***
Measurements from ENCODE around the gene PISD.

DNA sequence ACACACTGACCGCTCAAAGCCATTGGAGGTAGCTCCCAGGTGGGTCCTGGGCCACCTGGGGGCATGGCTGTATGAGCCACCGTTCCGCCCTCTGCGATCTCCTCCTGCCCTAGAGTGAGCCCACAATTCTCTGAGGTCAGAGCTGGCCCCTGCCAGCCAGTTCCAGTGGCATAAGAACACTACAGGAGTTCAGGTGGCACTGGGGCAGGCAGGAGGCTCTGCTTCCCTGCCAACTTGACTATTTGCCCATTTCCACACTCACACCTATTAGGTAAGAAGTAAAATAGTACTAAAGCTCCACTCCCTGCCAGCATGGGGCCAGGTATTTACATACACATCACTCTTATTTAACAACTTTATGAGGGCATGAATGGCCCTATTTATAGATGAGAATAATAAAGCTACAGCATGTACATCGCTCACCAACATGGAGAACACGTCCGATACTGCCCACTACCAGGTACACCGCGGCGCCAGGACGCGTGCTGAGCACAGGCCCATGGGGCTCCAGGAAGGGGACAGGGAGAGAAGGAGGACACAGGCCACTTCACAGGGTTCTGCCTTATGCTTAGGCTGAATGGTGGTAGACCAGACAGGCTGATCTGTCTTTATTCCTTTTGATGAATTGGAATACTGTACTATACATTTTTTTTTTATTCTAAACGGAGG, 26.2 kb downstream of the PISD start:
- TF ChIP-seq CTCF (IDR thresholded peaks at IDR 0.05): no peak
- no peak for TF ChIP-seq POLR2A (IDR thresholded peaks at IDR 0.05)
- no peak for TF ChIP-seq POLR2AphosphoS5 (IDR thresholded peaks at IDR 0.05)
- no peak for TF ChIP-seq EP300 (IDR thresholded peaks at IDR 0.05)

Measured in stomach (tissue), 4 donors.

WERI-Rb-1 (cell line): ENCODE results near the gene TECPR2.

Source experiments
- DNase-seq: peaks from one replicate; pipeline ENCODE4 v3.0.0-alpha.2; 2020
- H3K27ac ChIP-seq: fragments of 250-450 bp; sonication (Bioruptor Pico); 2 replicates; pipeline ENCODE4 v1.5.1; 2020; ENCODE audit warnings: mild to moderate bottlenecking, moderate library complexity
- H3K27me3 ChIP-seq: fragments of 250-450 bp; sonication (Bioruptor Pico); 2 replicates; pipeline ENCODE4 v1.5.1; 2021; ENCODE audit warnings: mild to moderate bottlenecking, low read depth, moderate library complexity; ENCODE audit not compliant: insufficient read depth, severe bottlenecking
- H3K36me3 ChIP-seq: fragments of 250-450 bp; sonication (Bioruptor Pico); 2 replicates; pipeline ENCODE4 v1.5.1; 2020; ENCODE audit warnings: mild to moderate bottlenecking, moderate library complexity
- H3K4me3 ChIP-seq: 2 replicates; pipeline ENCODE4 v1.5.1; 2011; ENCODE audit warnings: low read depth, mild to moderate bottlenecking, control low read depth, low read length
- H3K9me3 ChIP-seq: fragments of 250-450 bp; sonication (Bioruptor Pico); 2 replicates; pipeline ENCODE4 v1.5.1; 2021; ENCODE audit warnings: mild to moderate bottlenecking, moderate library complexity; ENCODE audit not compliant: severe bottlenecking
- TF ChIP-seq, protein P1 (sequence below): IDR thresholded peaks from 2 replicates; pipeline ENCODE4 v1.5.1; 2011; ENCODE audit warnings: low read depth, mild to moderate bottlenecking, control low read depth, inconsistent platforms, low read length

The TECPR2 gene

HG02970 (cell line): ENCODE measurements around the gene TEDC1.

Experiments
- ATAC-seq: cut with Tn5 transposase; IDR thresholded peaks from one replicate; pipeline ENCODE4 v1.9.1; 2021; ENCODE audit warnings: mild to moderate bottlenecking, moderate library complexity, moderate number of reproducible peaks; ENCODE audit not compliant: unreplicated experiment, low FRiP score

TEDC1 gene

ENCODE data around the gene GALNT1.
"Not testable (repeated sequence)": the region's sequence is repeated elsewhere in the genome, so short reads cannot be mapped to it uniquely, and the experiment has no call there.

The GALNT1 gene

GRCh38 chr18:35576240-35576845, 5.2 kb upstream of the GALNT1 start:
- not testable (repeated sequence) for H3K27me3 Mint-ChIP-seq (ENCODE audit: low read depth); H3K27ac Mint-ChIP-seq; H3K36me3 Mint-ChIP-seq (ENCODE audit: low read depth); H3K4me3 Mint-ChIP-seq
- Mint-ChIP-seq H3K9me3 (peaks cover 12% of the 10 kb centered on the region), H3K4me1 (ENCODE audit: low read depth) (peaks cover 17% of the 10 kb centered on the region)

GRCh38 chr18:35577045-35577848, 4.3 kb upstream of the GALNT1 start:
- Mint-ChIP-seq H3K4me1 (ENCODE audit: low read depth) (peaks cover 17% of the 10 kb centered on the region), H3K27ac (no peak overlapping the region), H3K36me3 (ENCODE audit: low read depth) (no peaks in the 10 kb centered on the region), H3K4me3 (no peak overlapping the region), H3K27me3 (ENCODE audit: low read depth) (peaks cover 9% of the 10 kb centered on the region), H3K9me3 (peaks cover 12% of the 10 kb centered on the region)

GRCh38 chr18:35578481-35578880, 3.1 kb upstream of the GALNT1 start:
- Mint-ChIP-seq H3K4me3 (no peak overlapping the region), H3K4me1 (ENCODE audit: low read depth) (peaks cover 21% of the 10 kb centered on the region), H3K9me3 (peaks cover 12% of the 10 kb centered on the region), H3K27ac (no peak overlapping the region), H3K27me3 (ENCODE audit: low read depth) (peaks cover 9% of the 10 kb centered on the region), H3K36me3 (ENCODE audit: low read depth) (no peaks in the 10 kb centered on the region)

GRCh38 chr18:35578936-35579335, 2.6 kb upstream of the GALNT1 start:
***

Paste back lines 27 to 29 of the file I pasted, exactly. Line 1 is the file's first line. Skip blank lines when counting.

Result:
- Mint-ChIP-seq H3K9me3 (peaks cover 12% of the 10 kb centered on the region), H3K4me1 (ENCODE audit: low read depth) (peaks cover 17% of the 10 kb centered on the region)

GRCh38 chr18:35577045-35577848, 4.3 kb upstream of the GALNT1 start:
- Mint-ChIP-seq H3K4me1 (ENCODE audit: low read depth) (peaks cover 17% of the 10 kb centered on the region), H3K27ac (no peak overlapping the region), H3K36me3 (ENCODE audit: low read depth) (no peaks in the 10 kb centered on the region), H3K4me3 (no peak overlapping the region), H3K27me3 (ENCODE audit: low read depth) (peaks cover 9% of the 10 kb centered on the region), H3K9me3 (peaks cover 12% of the 10 kb centered on the region)